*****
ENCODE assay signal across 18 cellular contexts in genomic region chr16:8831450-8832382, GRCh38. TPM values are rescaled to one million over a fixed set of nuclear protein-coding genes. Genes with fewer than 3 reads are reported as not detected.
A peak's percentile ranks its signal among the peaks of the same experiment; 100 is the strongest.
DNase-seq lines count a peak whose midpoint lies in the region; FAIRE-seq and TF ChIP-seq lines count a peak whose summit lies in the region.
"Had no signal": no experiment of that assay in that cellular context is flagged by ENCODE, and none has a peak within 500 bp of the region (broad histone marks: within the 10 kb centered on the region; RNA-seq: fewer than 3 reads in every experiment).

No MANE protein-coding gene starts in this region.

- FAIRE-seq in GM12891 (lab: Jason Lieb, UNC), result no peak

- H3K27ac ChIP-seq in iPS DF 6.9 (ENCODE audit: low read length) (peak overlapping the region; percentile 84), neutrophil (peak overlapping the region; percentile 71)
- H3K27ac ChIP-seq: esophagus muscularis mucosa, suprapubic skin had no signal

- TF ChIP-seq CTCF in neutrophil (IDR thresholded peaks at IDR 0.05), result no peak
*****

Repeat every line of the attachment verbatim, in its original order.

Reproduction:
ENCODE assay signal across 18 cellular contexts in genomic region chr16:8831450-8832382, GRCh38. TPM values are rescaled to one million over a fixed set of nuclear protein-coding genes. Genes with fewer than 3 reads are reported as not detected.
A peak's percentile ranks its signal among the peaks of the same experiment; 100 is the strongest.
DNase-seq lines count a peak whose midpoint lies in the region; FAIRE-seq and TF ChIP-seq lines count a peak whose summit lies in the region.
"Had no signal": no experiment of that assay in that cellular context is flagged by ENCODE, and none has a peak within 500 bp of the region (broad histone marks: within the 10 kb centered on the region; RNA-seq: fewer than 3 reads in every experiment).

No MANE protein-coding gene starts in this region.

- FAIRE-seq in GM12891 (lab: Jason Lieb, UNC), result no peak

- H3K27ac ChIP-seq in iPS DF 6.9 (ENCODE audit: low read length) (peak overlapping the region; percentile 84), neutrophil (peak overlapping the region; percentile 71)
- H3K27ac ChIP-seq: esophagus muscularis mucosa, suprapubic skin had no signal

- TF ChIP-seq CTCF in neutrophil (IDR thresholded peaks at IDR 0.05), result no peak